Related in: MedlinePlus

Differential spectra after H/D exchange of the WLIP amide protons: Analysis of differences in the amide I band of films of WLIP samples deposited from a buffer solution (B, dashed line), TFE (T, dotted line), HFIP (H, solid line), SDS (S, thick dashed line) and after binding to the lipid membrane (L, thick dotted-dashed line). Differential spectra were obtained by subtracting the hydrogenated spectra of WLIP in the different environments from the corresponding deuterated spectra. (Inset) Area of negative peaks between 1710 and 1660 cm−1. All the differences are between normalized spectra, i.e. with the amide I’ peak area set at 1.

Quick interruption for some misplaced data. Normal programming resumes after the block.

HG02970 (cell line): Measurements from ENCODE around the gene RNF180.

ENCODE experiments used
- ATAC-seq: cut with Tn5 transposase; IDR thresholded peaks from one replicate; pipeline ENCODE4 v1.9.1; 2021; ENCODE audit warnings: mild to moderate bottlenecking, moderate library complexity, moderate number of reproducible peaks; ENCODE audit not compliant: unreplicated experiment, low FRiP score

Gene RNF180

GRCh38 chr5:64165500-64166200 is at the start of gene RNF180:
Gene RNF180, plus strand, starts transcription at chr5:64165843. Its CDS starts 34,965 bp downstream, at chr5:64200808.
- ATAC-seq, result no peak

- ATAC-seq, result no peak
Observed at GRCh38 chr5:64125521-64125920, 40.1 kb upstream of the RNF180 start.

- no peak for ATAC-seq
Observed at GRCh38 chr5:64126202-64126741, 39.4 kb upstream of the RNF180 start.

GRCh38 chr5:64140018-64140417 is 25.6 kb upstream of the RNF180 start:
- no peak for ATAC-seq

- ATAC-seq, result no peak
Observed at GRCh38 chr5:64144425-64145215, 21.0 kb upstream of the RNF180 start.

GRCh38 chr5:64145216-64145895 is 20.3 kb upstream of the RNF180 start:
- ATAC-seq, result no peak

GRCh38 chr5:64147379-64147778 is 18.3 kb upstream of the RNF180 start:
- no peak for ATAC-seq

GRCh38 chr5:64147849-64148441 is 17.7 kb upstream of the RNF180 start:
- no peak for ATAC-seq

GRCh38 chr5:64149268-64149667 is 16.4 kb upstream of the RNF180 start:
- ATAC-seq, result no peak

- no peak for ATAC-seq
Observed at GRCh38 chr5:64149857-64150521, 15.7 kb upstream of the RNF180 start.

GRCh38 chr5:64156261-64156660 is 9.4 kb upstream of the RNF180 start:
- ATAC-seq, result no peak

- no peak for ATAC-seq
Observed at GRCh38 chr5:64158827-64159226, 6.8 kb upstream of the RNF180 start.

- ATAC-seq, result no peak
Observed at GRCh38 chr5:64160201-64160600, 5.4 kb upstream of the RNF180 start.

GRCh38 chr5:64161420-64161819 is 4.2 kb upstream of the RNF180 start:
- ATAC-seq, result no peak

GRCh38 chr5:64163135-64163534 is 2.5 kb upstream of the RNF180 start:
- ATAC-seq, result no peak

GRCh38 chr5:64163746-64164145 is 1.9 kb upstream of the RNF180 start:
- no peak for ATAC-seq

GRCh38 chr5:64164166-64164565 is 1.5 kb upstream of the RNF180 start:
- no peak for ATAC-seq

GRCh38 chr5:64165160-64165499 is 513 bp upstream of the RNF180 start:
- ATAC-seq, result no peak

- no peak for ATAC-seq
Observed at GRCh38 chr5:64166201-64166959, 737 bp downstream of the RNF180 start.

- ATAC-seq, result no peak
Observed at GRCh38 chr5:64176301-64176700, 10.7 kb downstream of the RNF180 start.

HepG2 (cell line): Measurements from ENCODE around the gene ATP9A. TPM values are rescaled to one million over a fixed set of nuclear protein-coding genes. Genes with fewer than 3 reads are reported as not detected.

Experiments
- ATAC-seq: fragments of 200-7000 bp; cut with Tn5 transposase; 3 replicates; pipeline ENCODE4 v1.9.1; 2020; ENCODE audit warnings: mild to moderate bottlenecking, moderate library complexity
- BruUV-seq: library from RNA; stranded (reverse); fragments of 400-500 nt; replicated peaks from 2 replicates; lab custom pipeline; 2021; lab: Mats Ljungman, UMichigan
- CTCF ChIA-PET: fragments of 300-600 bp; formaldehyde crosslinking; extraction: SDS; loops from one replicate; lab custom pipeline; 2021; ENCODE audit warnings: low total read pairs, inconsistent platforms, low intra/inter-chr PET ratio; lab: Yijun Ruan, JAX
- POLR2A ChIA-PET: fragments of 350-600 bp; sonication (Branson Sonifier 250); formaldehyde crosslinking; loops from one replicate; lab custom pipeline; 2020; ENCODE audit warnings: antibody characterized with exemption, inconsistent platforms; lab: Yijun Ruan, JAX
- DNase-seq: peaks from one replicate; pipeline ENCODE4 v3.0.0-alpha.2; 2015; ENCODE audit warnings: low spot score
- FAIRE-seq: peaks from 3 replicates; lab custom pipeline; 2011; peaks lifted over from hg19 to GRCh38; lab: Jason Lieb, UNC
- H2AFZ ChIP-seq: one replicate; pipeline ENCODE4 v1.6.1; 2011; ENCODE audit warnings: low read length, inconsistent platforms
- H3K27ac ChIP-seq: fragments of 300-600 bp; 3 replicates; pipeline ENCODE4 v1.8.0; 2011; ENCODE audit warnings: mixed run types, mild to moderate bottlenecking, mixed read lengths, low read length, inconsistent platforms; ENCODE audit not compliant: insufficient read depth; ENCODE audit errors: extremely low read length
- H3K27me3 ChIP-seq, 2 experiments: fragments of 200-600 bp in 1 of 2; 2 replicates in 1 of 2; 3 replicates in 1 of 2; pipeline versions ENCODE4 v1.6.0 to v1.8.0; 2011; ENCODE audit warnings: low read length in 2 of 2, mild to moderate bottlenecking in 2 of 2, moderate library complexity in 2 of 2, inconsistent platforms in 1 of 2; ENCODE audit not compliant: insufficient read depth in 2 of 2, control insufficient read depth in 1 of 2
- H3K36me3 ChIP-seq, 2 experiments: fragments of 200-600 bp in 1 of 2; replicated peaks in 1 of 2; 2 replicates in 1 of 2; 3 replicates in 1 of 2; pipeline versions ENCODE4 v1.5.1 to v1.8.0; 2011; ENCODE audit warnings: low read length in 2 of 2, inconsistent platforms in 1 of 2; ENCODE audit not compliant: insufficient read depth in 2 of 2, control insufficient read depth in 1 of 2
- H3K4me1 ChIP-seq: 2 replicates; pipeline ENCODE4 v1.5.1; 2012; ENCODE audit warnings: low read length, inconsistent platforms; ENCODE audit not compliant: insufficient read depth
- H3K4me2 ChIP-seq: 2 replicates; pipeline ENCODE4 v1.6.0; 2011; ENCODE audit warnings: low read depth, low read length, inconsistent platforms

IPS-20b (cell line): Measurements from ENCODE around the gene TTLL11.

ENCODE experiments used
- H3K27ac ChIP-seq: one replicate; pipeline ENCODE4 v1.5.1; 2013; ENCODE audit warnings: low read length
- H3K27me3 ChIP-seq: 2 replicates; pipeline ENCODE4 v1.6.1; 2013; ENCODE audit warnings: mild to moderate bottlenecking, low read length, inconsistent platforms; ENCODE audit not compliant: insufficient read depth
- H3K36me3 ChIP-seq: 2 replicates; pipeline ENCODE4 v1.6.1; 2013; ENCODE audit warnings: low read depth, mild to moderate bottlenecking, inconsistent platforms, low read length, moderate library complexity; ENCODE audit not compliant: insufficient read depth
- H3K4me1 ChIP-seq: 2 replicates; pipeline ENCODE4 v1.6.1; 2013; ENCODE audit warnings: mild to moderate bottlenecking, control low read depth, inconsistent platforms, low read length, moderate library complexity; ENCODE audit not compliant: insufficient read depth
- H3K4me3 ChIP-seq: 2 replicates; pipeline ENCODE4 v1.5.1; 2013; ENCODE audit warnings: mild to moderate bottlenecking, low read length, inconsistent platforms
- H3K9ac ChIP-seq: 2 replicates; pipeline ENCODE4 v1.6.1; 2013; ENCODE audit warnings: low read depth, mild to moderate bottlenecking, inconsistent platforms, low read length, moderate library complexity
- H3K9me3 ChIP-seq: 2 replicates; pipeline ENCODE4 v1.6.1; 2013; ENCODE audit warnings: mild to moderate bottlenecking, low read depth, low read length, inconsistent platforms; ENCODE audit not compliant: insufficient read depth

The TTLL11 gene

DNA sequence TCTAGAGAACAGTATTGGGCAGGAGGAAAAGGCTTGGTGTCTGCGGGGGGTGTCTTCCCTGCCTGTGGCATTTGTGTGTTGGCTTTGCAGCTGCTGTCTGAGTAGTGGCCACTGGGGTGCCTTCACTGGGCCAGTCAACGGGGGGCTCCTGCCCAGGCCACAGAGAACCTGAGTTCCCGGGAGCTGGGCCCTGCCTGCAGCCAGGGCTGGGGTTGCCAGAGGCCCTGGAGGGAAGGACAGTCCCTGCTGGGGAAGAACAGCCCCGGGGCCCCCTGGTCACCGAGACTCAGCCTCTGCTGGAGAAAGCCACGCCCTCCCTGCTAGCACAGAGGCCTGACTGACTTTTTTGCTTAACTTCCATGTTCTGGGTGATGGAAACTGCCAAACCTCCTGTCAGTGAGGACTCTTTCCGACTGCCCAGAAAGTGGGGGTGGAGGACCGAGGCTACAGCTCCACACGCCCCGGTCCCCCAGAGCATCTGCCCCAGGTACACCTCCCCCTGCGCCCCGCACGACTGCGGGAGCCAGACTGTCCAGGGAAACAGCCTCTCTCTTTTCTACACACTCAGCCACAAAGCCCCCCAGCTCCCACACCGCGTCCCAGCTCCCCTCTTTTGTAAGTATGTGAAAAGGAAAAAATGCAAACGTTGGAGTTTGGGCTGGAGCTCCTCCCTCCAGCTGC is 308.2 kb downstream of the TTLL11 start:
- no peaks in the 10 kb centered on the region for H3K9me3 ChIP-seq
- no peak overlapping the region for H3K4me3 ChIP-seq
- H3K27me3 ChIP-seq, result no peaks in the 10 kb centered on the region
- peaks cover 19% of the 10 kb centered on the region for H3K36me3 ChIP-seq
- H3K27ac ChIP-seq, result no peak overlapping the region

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f14-pmc-2008-081: Differential spectra after H/D exchange of the WLIP amide protons: Analysis of differences in the amide I band of films of WLIP samples deposited from a buffer solution (B, dashed line), TFE (T, dotted line), HFIP (H, solid line), SDS (S, thick dashed line) and after binding to the lipid membrane (L, thick dotted-dashed line). Differential spectra were obtained by subtracting the hydrogenated spectra of WLIP in the different environments from the corresponding deuterated spectra. (Inset) Area of negative peaks between 1710 and 1660 cm−1. All the differences are between normalized spectra, i.e. with the amide I’ peak area set at 1.